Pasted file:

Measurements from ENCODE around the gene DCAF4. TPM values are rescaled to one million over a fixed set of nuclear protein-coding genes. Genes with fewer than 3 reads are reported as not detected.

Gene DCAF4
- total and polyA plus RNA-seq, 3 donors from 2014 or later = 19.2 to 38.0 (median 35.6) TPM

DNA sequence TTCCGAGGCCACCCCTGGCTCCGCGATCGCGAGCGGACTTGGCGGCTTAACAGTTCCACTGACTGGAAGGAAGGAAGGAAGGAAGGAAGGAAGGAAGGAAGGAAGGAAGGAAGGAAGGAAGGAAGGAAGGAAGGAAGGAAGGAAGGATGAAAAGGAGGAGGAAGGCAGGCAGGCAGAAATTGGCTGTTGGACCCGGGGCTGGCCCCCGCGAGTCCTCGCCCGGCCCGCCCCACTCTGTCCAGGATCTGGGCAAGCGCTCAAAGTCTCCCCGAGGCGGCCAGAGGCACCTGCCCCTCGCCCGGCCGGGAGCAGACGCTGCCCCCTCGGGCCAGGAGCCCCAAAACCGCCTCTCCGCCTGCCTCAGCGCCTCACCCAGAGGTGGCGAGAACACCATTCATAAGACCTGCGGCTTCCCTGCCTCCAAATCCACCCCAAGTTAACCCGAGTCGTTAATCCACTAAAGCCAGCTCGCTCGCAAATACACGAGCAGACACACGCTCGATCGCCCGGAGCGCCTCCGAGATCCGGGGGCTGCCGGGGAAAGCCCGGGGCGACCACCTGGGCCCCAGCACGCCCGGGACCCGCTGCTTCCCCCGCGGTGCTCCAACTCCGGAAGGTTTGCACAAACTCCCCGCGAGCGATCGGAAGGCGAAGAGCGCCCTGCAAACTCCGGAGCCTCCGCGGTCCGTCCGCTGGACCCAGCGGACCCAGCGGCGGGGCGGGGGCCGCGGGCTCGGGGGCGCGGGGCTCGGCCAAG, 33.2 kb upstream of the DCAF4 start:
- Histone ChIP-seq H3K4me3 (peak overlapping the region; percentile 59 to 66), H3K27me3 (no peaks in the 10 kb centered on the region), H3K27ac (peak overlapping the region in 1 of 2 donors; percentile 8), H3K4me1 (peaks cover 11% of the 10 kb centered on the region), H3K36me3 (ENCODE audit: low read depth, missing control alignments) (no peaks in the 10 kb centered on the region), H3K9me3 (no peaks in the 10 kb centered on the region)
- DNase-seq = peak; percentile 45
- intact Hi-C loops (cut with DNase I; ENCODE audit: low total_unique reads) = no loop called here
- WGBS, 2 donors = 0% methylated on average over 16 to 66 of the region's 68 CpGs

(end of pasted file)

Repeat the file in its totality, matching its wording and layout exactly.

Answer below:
Measurements from ENCODE around the gene DCAF4. TPM values are rescaled to one million over a fixed set of nuclear protein-coding genes. Genes with fewer than 3 reads are reported as not detected.

Gene DCAF4
- total and polyA plus RNA-seq, 3 donors from 2014 or later = 19.2 to 38.0 (median 35.6) TPM

DNA sequence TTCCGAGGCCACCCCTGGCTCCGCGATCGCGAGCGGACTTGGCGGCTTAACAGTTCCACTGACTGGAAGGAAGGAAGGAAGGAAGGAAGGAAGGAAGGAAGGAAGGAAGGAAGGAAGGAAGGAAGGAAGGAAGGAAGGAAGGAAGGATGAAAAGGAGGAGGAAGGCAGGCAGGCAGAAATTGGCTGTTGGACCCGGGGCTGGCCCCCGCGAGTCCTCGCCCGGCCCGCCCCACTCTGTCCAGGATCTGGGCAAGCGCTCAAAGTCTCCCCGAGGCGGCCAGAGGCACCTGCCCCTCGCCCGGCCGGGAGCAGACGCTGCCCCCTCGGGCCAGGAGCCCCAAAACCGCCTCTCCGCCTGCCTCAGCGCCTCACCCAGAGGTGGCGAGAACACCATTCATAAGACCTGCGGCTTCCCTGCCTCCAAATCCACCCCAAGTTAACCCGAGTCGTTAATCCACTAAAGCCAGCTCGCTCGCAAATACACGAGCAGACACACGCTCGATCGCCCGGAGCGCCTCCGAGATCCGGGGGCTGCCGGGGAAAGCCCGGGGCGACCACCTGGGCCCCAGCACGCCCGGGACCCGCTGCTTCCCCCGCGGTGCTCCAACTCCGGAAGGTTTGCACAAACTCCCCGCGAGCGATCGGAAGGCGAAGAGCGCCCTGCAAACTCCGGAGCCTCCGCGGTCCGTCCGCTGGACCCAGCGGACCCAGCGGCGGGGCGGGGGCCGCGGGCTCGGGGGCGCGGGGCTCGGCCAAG, 33.2 kb upstream of the DCAF4 start:
- Histone ChIP-seq H3K4me3 (peak overlapping the region; percentile 59 to 66), H3K27me3 (no peaks in the 10 kb centered on the region), H3K27ac (peak overlapping the region in 1 of 2 donors; percentile 8), H3K4me1 (peaks cover 11% of the 10 kb centered on the region), H3K36me3 (ENCODE audit: low read depth, missing control alignments) (no peaks in the 10 kb centered on the region), H3K9me3 (no peaks in the 10 kb centered on the region)
- DNase-seq = peak; percentile 45
- intact Hi-C loops (cut with DNase I; ENCODE audit: low total_unique reads) = no loop called here
- WGBS, 2 donors = 0% methylated on average over 16 to 66 of the region's 68 CpGs